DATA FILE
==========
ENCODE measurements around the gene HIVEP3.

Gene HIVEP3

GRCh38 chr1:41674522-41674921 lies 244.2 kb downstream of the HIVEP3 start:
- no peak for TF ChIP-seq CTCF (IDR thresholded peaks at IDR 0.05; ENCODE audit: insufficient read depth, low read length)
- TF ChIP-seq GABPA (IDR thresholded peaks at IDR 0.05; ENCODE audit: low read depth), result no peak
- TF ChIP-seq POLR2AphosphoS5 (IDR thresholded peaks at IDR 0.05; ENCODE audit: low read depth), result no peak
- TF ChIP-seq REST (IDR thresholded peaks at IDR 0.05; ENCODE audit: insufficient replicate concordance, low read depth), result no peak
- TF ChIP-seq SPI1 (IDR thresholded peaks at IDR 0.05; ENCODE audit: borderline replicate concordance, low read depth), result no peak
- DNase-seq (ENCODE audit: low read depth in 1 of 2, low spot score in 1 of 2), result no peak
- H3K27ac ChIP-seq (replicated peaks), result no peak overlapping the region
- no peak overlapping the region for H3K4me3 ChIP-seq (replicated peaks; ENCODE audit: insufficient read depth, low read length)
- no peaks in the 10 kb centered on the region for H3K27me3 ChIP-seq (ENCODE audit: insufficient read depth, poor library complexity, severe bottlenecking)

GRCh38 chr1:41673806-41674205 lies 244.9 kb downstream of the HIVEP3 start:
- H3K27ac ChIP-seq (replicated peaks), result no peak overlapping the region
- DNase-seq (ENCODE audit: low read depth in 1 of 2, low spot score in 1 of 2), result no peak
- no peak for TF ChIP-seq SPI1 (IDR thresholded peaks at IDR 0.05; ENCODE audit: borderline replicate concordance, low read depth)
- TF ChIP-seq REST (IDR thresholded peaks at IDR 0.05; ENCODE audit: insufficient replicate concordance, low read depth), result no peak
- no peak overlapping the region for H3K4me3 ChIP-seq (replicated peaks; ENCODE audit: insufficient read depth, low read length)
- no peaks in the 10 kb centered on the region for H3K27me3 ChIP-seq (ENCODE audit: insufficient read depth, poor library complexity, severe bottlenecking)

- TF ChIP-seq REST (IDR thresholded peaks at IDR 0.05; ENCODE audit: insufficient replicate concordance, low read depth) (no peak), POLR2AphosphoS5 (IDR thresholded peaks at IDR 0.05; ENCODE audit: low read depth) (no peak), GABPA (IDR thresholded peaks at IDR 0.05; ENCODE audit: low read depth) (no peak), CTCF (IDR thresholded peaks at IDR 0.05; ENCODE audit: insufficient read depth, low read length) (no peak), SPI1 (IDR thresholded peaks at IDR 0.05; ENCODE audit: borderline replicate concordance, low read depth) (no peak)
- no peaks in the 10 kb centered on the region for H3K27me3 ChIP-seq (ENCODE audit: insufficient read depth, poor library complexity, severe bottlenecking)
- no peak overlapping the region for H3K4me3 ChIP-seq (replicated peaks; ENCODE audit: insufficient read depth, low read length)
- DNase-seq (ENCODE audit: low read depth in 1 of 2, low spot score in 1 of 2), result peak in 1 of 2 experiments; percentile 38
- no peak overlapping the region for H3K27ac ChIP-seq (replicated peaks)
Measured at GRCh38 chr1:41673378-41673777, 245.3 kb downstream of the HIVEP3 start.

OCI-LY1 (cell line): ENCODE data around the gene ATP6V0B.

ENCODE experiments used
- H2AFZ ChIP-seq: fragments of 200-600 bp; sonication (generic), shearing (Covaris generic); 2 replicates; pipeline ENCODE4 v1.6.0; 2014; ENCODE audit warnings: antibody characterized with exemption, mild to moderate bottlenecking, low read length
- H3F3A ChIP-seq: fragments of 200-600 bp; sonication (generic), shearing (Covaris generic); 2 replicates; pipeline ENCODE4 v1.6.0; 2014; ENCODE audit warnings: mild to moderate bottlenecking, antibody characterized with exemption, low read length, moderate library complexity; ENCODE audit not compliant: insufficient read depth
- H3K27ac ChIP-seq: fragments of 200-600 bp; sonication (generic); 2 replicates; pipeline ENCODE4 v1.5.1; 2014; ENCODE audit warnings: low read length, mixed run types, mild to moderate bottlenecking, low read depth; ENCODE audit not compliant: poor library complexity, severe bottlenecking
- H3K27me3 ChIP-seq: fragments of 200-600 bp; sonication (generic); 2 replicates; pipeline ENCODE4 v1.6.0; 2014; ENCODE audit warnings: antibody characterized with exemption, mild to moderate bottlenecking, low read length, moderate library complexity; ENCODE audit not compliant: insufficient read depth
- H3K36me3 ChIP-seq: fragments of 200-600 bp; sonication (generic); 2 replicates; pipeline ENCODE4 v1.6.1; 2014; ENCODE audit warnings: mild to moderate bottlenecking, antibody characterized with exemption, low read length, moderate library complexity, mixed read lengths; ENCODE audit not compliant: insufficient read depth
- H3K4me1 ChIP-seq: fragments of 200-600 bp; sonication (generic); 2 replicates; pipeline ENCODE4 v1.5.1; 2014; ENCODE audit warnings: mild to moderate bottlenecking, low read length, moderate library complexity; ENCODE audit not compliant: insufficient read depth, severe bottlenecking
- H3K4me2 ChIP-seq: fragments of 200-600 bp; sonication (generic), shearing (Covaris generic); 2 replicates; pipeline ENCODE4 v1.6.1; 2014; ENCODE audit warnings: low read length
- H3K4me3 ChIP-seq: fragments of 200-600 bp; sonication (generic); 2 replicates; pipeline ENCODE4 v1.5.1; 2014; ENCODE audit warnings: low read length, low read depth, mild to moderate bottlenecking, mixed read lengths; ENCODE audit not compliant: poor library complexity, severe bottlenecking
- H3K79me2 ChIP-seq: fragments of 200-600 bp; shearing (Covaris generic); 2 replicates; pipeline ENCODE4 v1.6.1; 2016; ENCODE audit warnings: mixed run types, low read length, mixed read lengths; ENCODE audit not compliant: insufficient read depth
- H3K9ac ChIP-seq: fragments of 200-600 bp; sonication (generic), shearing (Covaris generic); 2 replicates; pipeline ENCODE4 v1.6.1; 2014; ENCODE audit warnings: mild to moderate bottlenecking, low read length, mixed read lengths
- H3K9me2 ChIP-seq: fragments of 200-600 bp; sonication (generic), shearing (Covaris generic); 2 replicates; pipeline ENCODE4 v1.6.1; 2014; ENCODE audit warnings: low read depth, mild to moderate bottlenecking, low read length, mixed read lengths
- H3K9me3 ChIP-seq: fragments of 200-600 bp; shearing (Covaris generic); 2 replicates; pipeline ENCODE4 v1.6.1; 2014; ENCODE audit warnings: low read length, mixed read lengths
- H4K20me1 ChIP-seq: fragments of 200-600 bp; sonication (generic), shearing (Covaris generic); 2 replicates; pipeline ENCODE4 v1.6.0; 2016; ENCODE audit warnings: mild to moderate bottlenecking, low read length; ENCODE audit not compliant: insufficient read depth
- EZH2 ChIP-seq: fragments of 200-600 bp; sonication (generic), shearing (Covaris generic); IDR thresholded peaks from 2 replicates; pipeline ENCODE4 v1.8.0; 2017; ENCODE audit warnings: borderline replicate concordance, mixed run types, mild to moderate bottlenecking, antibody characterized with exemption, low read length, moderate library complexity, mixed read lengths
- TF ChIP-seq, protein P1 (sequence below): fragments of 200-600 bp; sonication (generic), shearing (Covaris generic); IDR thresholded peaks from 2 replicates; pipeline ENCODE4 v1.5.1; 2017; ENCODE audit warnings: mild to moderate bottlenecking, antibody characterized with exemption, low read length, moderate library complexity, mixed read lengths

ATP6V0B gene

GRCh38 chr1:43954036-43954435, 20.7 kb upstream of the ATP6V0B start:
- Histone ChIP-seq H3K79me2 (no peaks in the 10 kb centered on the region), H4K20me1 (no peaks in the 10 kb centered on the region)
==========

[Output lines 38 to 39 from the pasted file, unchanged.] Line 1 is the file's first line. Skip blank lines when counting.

- H3K9me2 ChIP-seq: fragments of 200-600 bp; sonication (generic), shearing (Covaris generic); 2 replicates; pipeline ENCODE4 v1.6.1; 2014; ENCODE audit warnings: low read depth, mild to moderate bottlenecking, low read length, mixed read lengths
- H3K9me3 ChIP-seq: fragments of 200-600 bp; shearing (Covaris generic); 2 replicates; pipeline ENCODE4 v1.6.1; 2014; ENCODE audit warnings: low read length, mixed read lengths